Heavy on nest box information, lacking on habitats
As an avid birder who's now getting into creating bird habitat in our own yard, I was excited to read Bill Thompson's [b:Bird Homes and Habitats|13202047|Bird Homes and Habitats|Bill Thompson III|http://d202m5krfqbpi5.cloudfront.net/books/1358995651s/13202047.jpg|18384993]. I was most interested in learning how to design and create a yard that attracts birds of all kinds, not just those that seek out nest boxes. With a blurb that claims the book will cover "plenty of...things that can attract birds to a landscape," I thought that the pages would be filled with the information I was seeking. Unfortunately, they were not.
Though this is a solid and easily-read guide about bird homes and habitats, it is focused primarily on nesting structures, not bird habitats in general. When a reference comes up in an early chapter about what plants to add to your bird-friendly landscape, I got excited because that's what I wanted to learn about most. However, right after that statement, the reader quickly learns that he or she must buy different books in the author's series in order to obtain that information. Most curiously, those books don't even have titles to suggest that they would be about habitat or plantings ([b:Identifying and Feeding Birds|8746807|Identifying and Feeding Birds|Bill Thompson III|http://d202m5krfqbpi5.cloudfront.net/books/1348195359s/8746807.jpg|13619973] and [b:Hummingbirds and Butterflies|10180370|Hummingbirds and Butterflies|Bill Thompson III|http://d202m5krfqbpi5.cloudfront.net/books/1348197921s/10180370.jpg|15079332]). Only the first 20 pages of the book cover habitat needs in general, and then the book moves on to focus on nesting specifically.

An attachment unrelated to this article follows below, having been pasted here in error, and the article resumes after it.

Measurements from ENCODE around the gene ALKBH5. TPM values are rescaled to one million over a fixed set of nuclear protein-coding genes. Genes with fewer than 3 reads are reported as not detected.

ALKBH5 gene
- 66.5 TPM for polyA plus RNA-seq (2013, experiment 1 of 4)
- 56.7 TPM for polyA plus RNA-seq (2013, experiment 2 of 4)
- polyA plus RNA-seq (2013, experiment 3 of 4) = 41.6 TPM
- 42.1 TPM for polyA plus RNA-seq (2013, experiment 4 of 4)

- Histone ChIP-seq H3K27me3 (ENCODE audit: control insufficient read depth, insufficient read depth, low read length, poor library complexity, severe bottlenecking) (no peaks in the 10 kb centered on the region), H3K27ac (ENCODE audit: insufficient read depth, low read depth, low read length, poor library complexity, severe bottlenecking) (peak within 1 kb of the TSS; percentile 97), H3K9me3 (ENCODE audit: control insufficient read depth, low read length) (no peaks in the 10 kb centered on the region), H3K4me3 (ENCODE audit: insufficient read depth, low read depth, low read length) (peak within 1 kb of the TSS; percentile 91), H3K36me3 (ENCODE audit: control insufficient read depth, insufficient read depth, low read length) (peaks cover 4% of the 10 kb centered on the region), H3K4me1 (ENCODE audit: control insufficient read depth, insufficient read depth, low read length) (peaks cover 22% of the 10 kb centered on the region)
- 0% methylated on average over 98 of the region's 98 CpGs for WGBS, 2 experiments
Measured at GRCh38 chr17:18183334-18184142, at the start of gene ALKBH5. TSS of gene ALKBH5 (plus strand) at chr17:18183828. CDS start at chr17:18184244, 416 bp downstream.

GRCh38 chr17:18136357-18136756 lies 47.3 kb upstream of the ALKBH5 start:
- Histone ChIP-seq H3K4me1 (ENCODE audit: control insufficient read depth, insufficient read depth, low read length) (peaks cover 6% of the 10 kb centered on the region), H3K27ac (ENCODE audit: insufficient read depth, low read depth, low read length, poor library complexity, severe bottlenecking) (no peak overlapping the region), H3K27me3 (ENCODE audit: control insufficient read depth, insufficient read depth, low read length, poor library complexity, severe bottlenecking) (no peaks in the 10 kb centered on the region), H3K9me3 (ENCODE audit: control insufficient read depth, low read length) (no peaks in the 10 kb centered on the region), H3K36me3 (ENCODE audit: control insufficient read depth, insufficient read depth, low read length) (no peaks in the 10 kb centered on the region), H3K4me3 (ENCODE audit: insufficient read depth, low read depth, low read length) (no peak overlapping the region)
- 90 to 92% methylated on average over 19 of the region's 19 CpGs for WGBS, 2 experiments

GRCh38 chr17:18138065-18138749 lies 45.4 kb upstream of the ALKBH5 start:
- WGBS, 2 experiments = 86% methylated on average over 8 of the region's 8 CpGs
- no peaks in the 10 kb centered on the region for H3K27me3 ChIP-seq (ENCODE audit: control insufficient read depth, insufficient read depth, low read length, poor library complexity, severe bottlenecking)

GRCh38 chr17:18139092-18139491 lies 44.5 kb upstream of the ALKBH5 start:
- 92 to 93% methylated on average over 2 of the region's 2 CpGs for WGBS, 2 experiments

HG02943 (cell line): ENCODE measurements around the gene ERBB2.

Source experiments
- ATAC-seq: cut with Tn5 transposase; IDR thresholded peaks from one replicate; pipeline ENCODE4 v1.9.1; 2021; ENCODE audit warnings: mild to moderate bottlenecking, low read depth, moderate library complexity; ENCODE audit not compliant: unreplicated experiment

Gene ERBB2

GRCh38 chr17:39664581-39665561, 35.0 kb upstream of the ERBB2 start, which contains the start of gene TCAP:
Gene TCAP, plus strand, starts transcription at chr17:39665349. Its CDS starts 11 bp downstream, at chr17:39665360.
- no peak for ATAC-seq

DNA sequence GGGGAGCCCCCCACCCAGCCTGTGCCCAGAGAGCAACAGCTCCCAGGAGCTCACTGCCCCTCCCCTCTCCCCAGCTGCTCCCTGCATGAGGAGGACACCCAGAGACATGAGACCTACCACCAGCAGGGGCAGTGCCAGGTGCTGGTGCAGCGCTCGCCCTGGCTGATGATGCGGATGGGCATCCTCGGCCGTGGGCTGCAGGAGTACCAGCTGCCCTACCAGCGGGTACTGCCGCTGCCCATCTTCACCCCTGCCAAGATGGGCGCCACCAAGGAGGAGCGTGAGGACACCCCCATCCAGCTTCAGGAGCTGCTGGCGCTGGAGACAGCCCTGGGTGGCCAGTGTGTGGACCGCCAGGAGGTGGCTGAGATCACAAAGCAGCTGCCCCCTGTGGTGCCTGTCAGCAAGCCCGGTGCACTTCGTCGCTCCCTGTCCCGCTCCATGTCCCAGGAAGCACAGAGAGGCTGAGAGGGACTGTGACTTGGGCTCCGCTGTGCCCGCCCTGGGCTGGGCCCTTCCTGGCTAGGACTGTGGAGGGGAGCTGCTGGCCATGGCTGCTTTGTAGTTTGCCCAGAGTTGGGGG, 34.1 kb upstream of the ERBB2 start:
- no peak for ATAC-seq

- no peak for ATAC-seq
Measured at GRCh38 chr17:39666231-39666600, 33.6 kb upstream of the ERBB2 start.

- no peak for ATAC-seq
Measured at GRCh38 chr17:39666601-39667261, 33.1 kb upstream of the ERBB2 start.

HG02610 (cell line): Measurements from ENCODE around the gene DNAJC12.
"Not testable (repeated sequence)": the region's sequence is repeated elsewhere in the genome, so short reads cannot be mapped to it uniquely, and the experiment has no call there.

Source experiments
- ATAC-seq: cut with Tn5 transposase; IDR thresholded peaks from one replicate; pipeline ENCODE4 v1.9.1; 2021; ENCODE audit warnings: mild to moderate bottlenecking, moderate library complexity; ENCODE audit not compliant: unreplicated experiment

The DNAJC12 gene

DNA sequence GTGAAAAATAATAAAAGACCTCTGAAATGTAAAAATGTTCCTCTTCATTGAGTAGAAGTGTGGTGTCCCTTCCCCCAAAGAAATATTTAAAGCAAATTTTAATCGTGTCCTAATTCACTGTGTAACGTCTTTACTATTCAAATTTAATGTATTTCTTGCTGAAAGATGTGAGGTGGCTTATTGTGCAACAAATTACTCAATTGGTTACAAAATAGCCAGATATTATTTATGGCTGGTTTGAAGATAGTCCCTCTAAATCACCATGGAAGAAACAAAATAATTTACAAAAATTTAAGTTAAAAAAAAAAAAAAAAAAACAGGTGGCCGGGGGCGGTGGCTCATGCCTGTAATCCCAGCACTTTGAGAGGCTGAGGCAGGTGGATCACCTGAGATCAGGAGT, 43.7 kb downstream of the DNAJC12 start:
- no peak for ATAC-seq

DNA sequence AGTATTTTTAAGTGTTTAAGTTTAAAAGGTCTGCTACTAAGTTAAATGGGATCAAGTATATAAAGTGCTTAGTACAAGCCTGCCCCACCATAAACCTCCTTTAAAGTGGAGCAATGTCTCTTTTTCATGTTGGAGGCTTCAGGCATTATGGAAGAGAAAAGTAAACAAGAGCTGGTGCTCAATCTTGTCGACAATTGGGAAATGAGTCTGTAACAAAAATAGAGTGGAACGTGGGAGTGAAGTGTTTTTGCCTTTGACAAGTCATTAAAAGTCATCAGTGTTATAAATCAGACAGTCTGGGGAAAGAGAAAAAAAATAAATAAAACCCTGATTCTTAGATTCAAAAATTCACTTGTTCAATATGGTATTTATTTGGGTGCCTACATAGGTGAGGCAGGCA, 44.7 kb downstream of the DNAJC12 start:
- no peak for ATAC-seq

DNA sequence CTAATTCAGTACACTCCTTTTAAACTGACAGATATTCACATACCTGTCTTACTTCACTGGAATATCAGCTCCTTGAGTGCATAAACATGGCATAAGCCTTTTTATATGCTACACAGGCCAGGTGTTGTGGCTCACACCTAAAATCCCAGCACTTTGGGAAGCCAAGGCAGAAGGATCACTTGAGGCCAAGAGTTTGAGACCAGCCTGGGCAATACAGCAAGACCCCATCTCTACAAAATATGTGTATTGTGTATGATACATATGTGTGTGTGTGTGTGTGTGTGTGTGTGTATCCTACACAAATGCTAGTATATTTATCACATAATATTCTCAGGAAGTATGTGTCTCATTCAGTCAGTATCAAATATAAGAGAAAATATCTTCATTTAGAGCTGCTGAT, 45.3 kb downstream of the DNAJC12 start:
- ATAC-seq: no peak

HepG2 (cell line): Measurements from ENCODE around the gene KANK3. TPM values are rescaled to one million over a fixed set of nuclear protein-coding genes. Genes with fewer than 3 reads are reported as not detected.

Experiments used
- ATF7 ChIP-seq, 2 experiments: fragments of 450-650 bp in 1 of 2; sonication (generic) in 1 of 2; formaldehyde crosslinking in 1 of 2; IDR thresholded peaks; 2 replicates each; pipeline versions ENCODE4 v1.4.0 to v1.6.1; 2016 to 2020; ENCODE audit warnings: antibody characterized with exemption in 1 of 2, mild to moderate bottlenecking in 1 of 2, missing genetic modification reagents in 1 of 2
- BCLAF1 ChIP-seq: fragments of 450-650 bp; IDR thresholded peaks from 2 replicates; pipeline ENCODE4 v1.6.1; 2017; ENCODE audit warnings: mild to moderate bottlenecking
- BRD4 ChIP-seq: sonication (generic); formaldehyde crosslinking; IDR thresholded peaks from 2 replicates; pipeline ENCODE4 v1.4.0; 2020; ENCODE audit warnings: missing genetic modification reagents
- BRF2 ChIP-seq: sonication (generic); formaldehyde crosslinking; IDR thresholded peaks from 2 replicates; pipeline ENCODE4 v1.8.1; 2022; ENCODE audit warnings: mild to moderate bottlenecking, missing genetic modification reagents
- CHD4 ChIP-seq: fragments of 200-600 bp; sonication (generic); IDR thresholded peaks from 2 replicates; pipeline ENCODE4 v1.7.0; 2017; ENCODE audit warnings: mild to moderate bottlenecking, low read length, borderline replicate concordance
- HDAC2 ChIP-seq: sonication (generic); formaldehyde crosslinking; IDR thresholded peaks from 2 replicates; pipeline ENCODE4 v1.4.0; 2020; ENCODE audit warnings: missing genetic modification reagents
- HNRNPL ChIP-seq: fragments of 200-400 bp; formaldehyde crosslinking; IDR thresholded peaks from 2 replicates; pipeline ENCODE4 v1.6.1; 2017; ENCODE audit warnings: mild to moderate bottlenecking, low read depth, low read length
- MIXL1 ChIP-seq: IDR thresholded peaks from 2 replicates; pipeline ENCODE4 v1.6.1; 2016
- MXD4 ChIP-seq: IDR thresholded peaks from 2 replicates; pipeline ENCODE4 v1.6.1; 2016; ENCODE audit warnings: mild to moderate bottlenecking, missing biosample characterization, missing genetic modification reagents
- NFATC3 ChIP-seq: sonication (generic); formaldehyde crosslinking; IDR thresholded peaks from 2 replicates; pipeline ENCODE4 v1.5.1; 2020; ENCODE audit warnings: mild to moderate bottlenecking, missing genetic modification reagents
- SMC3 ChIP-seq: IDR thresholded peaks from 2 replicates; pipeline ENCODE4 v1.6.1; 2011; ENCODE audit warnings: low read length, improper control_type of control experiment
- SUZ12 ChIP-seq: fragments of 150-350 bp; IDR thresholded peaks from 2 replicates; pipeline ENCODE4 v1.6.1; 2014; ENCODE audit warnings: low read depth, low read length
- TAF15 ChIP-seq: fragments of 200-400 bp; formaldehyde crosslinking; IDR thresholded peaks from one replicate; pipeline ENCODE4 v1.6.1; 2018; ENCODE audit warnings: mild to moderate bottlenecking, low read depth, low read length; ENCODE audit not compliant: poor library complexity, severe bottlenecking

When the book does focus on nesting, it does a comprehensive job of providing species profiles with details about nesting habits and nest structure needs. One unique feature of this guide is the section that highlights "Birdy Backyard All-Stars" -- people who have created fantastic habitats on their own properties. Each profile is from a different part of the U.S., so readers can choose the locale most like their home and then read about how those in their area have created appealing avian habitats.
Even so, this wasn't what I wanted or needed. The majority of the birds that come through my suburban yard are not going to nest there; they're going to seek temporary food, water, and shelter. If I can get a migrating warbler to eat some bird-friendly berries and take a dip in a specially-designed water feature, I would be ecstatic. Sadly, I finished this book no more knowledgeable about how to create that type of bird habitat in my yard than I was before.
Recommended to those who are novice-to-amateur birdwatchers/nest box creators and/or those who want a guide that provides a general overview of many species' nest structure needs.
Note: This review refers to an advance review copy.